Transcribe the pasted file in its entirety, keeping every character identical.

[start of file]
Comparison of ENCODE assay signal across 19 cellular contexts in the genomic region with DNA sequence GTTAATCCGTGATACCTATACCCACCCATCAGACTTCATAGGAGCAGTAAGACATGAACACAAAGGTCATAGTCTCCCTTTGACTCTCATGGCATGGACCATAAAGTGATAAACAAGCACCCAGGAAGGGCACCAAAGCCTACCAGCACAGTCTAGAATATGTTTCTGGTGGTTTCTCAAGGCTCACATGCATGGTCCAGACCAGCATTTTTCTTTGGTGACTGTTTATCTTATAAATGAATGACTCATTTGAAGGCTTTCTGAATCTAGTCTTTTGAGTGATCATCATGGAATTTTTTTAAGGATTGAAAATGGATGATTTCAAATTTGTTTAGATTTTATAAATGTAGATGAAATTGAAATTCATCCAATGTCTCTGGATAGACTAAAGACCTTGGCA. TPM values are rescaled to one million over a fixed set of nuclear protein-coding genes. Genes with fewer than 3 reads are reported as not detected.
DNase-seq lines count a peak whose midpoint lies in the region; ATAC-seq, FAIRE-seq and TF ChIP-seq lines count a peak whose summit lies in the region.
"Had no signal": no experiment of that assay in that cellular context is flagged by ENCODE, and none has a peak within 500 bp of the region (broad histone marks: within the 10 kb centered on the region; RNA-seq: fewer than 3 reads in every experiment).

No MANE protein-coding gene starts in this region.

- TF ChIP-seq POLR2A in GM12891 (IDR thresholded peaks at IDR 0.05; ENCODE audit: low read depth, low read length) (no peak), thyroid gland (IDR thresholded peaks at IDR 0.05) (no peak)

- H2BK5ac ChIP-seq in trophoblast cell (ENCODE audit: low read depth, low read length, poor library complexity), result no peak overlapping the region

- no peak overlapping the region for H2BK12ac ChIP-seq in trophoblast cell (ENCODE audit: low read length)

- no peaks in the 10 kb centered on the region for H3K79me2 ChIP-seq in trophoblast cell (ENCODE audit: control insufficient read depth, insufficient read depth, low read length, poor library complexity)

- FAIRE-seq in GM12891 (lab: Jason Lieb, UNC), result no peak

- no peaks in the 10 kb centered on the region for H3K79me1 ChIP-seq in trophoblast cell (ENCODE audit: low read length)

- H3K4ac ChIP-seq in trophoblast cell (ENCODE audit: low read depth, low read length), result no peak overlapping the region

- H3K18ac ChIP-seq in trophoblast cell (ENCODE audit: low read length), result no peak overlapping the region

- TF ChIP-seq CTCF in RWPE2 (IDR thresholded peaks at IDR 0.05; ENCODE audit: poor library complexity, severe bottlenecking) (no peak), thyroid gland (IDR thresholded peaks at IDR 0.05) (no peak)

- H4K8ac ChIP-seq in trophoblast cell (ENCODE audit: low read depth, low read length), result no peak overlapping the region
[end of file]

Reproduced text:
Comparison of ENCODE assay signal across 19 cellular contexts in the genomic region with DNA sequence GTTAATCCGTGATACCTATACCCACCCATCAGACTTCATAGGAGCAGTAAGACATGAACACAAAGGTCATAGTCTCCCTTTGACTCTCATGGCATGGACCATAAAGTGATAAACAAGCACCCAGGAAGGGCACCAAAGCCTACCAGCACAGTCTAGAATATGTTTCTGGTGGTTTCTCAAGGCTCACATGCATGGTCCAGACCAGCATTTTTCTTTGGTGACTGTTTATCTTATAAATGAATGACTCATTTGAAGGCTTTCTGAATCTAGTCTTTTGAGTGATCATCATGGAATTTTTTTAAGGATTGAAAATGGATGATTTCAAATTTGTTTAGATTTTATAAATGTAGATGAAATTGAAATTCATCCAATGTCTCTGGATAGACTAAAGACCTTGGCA. TPM values are rescaled to one million over a fixed set of nuclear protein-coding genes. Genes with fewer than 3 reads are reported as not detected.
DNase-seq lines count a peak whose midpoint lies in the region; ATAC-seq, FAIRE-seq and TF ChIP-seq lines count a peak whose summit lies in the region.
"Had no signal": no experiment of that assay in that cellular context is flagged by ENCODE, and none has a peak within 500 bp of the region (broad histone marks: within the 10 kb centered on the region; RNA-seq: fewer than 3 reads in every experiment).

No MANE protein-coding gene starts in this region.

- TF ChIP-seq POLR2A in GM12891 (IDR thresholded peaks at IDR 0.05; ENCODE audit: low read depth, low read length) (no peak), thyroid gland (IDR thresholded peaks at IDR 0.05) (no peak)

- H2BK5ac ChIP-seq in trophoblast cell (ENCODE audit: low read depth, low read length, poor library complexity), result no peak overlapping the region

- no peak overlapping the region for H2BK12ac ChIP-seq in trophoblast cell (ENCODE audit: low read length)

- no peaks in the 10 kb centered on the region for H3K79me2 ChIP-seq in trophoblast cell (ENCODE audit: control insufficient read depth, insufficient read depth, low read length, poor library complexity)

- FAIRE-seq in GM12891 (lab: Jason Lieb, UNC), result no peak

- no peaks in the 10 kb centered on the region for H3K79me1 ChIP-seq in trophoblast cell (ENCODE audit: low read length)

- H3K4ac ChIP-seq in trophoblast cell (ENCODE audit: low read depth, low read length), result no peak overlapping the region

- H3K18ac ChIP-seq in trophoblast cell (ENCODE audit: low read length), result no peak overlapping the region

- TF ChIP-seq CTCF in RWPE2 (IDR thresholded peaks at IDR 0.05; ENCODE audit: poor library complexity, severe bottlenecking) (no peak), thyroid gland (IDR thresholded peaks at IDR 0.05) (no peak)

- H4K8ac ChIP-seq in trophoblast cell (ENCODE audit: low read depth, low read length), result no peak overlapping the region